The counterfactual mood is formed by the suffix ìm.

Examples

Speculative mood

Description

The speculative mood is used to indicate the speaker makes an educated guess at the truth, but is not sure whether he is right.

Formation

The speculative mood is formed by the suffix ôl.

Examples

Assumptive mood

Description

The assumptive mood is used to indicate the speaker assumes something to be true based on prior knowledge, but is not sure whether he is right.

Formation

The assumptive mood is formed by the suffix ìsk.

Examples

Deductive mood

Description

The deductive mood is used to indicate the speaker assumes something to be true based on deduction or conviction, and assumes he is right.

Formation

The deductive mood is formed by the suffix èst.

Examples

Dubatative mood

Description

The dubitative mood is used to indicate the speaker is conveying secondhand information, and that he is very uncertain about its truth value.

Formation

The dubitative mood is formed by the suffix ôtr.

Examples

Allegeative mood

Description

The allegeative mood is used to indicate the speaker is conveying secondhand information, and that he takes a neutral standpoint on its truth value.

Formation

The allegeative mood is formed by the suffix ìk.

Examples

Reputative mood

Description

The reputative mood is used to indicate the speaker is conveying secondhand information, and that he assumes that what is said is true based on his opinion about the credibility of the source (although he doesn't commit to its truth).

Formation

The reputative mood is formed by the suffix ed.

Examples

Quotative mood

Description

The quotative mood is used to indicate the speaker is conveying secondhand information, and that he commits to the truth of what is said based on his opinion about the credibility of the source. Note that despite its name, the quotative is not an evidential.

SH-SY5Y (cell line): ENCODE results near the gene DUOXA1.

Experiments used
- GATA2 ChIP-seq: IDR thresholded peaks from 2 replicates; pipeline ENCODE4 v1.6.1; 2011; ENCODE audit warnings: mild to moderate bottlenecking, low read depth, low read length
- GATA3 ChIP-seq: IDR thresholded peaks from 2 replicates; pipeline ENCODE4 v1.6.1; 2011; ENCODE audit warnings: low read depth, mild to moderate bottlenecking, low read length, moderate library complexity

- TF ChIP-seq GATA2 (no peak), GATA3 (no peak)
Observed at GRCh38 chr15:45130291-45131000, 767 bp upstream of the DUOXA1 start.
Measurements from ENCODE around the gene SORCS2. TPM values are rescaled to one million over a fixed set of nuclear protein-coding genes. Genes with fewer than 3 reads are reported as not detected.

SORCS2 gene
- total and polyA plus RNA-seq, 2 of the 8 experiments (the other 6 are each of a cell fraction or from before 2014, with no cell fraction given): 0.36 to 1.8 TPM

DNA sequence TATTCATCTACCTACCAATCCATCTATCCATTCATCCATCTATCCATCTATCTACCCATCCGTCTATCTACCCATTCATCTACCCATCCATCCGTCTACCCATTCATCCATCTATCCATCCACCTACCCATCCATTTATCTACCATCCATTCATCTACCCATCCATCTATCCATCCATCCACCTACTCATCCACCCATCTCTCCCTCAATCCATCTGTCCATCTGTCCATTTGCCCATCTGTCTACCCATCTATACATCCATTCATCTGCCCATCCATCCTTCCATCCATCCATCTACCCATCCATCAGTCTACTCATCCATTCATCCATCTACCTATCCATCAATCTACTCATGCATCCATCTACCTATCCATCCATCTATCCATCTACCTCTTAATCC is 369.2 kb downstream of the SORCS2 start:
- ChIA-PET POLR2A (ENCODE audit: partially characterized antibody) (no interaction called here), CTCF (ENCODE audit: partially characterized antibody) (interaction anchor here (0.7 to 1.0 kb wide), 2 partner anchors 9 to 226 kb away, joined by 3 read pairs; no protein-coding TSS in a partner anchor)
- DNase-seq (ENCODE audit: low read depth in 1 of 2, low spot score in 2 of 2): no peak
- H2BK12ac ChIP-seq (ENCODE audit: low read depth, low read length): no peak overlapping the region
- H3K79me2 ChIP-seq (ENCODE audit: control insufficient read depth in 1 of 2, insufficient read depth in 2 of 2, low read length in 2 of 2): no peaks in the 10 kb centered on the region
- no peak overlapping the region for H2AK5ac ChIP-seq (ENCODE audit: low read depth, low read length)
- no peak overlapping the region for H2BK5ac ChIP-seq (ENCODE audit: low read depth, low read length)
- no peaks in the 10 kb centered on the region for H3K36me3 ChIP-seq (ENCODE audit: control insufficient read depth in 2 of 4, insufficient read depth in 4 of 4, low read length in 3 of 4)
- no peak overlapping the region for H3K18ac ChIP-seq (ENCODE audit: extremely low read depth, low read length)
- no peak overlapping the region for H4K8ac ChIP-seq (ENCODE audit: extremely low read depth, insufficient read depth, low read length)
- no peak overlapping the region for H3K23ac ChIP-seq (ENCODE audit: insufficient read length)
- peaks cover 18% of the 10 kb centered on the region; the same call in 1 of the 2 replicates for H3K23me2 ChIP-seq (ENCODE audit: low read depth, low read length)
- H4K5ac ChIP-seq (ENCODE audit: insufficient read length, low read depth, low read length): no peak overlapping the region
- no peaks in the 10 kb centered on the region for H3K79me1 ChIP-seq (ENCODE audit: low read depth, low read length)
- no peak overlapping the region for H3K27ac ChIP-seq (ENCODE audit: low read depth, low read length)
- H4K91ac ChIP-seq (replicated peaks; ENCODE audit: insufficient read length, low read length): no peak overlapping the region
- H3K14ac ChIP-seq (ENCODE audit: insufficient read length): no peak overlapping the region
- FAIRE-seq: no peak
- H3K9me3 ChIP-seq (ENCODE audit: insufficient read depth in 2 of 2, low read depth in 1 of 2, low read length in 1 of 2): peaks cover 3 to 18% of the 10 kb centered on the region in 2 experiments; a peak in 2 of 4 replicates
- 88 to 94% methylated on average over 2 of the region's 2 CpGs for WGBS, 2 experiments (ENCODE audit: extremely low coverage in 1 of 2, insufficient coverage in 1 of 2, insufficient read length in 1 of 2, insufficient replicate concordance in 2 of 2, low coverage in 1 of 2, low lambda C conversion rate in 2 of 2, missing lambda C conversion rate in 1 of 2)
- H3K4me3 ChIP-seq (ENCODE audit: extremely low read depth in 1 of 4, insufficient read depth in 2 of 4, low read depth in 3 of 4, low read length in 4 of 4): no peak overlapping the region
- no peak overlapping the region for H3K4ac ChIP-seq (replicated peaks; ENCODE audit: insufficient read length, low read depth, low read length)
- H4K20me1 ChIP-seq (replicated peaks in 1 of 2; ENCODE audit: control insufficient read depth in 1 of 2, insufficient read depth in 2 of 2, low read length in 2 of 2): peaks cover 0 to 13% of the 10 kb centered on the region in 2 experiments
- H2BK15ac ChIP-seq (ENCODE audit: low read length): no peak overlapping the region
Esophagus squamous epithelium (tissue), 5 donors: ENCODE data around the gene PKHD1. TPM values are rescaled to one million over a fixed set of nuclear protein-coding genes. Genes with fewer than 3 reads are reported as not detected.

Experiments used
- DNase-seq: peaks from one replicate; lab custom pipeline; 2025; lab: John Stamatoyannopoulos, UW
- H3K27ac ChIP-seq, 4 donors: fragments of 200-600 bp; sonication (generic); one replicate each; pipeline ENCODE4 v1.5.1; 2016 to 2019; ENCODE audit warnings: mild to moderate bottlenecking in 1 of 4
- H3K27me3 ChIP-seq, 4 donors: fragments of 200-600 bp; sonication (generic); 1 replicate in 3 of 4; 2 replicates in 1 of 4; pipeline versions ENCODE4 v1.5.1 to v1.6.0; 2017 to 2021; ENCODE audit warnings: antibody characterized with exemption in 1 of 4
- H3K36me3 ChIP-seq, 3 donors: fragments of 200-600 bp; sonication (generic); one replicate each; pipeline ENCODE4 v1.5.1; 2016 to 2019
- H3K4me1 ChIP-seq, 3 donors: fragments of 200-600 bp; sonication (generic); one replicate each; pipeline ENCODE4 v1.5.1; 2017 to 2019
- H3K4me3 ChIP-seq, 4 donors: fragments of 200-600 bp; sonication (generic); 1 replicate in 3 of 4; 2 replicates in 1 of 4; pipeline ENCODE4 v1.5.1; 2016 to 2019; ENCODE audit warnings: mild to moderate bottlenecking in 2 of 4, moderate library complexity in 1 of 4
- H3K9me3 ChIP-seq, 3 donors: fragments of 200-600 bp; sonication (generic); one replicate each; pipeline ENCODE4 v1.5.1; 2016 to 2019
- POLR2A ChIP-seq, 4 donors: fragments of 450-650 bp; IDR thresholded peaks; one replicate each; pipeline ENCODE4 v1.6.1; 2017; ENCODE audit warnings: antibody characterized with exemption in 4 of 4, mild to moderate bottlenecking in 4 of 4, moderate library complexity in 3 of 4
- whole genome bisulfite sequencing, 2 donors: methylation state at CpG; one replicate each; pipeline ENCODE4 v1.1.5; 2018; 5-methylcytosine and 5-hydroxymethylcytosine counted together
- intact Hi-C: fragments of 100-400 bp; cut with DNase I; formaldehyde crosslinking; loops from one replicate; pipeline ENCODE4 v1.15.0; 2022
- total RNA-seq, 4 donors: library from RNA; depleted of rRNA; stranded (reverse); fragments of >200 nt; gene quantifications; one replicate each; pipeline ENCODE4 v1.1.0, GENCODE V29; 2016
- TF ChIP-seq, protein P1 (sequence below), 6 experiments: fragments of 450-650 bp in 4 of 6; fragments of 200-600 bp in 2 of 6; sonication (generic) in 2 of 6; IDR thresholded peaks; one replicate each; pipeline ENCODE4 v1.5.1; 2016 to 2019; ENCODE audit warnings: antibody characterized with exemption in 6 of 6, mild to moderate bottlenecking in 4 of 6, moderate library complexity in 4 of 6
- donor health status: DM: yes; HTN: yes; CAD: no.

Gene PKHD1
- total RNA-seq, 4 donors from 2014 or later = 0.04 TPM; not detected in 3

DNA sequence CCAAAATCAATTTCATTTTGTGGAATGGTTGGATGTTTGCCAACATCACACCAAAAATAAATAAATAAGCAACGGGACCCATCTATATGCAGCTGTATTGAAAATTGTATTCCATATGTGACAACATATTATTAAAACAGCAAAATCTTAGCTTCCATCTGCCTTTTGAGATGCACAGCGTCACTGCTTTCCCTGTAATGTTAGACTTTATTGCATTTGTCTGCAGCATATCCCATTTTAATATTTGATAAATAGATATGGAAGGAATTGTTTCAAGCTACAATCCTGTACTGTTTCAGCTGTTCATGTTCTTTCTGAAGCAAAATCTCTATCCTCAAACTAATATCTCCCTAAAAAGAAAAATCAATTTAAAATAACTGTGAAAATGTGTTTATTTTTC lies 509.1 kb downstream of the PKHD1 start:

Formation

The quotative mood is formed by the suffix ìtr.

Examples

Joint concord mood

Description

The joint concord mood is used to indicate the speaker considers that what is said a prior agreement between the one(s) addressed and the speaker. It signals an implicit "as you know we agreed on", to remind the one(s) addressed of their prior comitment. The joint concord mood is used to stress that the event is of mutual benefit, or at least that the speaker does not expect disagreement.

Formation

The joint concord mood is formed by the suffix ôsk.

Examples

Disjoint concord mood

Description

The disjoint concord mood is used to indicate the speaker considers that what is said is a prior agreement between him and some other party or between the one(s) addressed and some other party. In the former case, the disjoint concord mood is used to stress that the event is more or less inevitable and/or non-negotionable, in the latter case it is used to stress that the speaker may not take responsibility for the outcome of the event.

Formation

The disjoint concord mood is formed by the suffix ôlk.

Examples

External concord mood

Description

The external concord mood is used to indicate the speaker considers that what is said a prior agreement between parties not including himself and the one(s) addressed. It may be used to indicate that the speaker does not consider a comitment to the agreement, and does not or may not expect the one(s) addressed to comit to it as well.

Formation

The external concord mood is formed by the suffix ìlk.

Examples

Traditional mood

Description

The traditional mood is used to indicate the speaker conveys what he believes a well-known truth, commonly held believe or conviction, or tradition. It is often combined with the generic aspect to emphasize its general nature.

Formation

The traditional mood is formed by the suffix ôt.

Examples

Acceptive mood

Description

The acceptive mood is used to indicate the speaker's strong believe in what is said. It has a whole range of related uses, e.g. when the speaker vouches for the truth of what is said (especially in combination with the quotative, for emphasis) or to fortify what is said, e.g. in an exclamation.

Formation

The acceptive mood is formed by the suffix àyt.

Examples

Rejective mood

Description